The prevalence and determinants of active tuberculosis among diabetes patients in Cape Town, South Africa, a high HIV/TB burden setting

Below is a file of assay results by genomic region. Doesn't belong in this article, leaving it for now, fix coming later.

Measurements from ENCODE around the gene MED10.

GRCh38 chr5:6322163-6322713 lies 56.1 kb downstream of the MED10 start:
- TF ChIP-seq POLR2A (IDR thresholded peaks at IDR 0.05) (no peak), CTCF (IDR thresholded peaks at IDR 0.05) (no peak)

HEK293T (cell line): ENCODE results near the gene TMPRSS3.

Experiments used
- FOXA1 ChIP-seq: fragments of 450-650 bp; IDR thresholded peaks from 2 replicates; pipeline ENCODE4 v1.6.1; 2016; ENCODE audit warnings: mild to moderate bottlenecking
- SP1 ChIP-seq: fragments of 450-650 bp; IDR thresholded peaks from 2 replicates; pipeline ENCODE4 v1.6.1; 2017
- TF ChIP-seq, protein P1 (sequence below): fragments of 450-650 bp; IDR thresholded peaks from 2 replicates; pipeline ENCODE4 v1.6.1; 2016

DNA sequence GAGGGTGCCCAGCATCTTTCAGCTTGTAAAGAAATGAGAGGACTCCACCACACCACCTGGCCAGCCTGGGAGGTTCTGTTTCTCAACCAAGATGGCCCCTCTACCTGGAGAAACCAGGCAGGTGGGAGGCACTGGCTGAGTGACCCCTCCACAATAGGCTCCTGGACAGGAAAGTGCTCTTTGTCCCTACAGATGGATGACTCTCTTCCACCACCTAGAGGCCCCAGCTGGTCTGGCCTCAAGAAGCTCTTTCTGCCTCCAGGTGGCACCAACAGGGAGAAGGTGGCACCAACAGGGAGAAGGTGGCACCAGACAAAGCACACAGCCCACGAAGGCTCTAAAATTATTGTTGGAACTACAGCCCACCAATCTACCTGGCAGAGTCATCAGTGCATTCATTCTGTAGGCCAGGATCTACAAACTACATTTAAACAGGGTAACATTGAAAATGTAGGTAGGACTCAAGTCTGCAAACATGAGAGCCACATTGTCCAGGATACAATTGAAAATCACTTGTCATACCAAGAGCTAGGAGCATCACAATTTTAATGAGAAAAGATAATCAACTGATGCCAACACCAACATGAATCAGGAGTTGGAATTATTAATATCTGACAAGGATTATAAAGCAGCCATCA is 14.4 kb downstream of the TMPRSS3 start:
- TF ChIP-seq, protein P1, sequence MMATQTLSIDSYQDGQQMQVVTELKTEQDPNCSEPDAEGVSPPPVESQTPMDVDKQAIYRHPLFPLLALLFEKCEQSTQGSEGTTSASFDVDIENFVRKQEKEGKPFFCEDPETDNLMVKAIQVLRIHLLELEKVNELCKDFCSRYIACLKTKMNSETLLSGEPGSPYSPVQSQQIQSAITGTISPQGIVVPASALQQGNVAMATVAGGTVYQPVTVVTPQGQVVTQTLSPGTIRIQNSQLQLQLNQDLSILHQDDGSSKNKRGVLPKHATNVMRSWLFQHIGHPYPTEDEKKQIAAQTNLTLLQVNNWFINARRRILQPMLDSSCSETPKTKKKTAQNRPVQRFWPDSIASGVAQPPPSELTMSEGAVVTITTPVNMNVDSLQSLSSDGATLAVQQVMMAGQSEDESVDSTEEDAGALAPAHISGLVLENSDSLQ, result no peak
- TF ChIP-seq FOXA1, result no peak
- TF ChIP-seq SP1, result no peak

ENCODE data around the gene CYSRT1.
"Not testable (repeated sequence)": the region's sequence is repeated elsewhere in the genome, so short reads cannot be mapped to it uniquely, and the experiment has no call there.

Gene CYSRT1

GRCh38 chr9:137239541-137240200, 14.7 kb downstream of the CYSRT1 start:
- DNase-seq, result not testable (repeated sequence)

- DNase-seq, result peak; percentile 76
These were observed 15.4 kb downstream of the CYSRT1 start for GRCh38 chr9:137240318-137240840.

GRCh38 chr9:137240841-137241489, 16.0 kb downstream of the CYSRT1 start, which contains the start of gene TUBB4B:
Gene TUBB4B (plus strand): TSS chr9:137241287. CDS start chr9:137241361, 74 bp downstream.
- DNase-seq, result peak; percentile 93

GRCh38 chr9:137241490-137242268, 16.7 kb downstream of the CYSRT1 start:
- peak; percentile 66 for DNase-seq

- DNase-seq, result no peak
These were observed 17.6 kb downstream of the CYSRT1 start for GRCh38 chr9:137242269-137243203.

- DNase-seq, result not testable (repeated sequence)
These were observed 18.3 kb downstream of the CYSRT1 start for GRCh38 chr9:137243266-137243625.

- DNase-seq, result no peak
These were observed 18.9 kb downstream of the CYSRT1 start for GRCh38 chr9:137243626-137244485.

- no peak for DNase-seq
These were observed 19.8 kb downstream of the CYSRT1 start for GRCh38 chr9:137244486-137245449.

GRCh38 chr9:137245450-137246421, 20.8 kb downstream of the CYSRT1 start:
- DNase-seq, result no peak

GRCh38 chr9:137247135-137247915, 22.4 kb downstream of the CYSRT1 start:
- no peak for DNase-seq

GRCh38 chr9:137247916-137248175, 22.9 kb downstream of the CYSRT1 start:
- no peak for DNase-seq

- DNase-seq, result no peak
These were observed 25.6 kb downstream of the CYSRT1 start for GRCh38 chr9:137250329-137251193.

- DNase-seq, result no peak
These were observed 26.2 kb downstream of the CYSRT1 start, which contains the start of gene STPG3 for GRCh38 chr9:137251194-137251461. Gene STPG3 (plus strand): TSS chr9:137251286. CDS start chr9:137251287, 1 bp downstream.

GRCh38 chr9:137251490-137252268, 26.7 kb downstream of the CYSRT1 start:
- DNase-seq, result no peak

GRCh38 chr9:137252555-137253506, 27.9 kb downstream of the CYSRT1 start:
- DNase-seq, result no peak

AIMS: Studies addressing the association between diabetes mellitus (DM) and tuberculosis (TB) in sub-Saharan Africa are limited. We assessed the prevalence of active TB among DM patients at a primary care clinic, and identified risk factors for prevalent TB. METHODS: A cross-sectional study was conducted in adult DM patients attending a clinic in Khayelitsha, Cape Town. Participants were screened for active TB (symptom screening and microbiological diagnosis) and HIV. RESULTS: Among 440 DM patients screened, the active TB prevalence was 3.0% (95% CI 1.72-5.03). Of the 13 prevalent TB cases, 53.9% (n = 7; 95% CI 27.20-78.50) had no TB symptoms, and 61.5% (n = 8; 95% CI 33.30-83.70) were HIV-1 co-infected. There were no significant differences in either fasting plasma glucose or HbA1c levels between TB and non-TB participants. On multivariate analysis, HIV-1 infection (OR 11.3, 95% CI 3.26-39.42) and hemoptysis (OR 31.4, 95% CI 3.62-273.35) were strongly associated with prevalent active TB, with no differences in this association by age or gender. CONCLUSIONS: The prevalence of active TB among DM patients was 4-fold higher than the national prevalence; suggesting the need for active TB screening, particularly if hemoptysis is reported. Our results highlight the importance of HIV screening in this older population group. The high prevalence of sub-clinical TB among those diagnosed with TB highlights the need for further research to determine how best to screen for active TB in high-risk TB/HIV population groups and settings.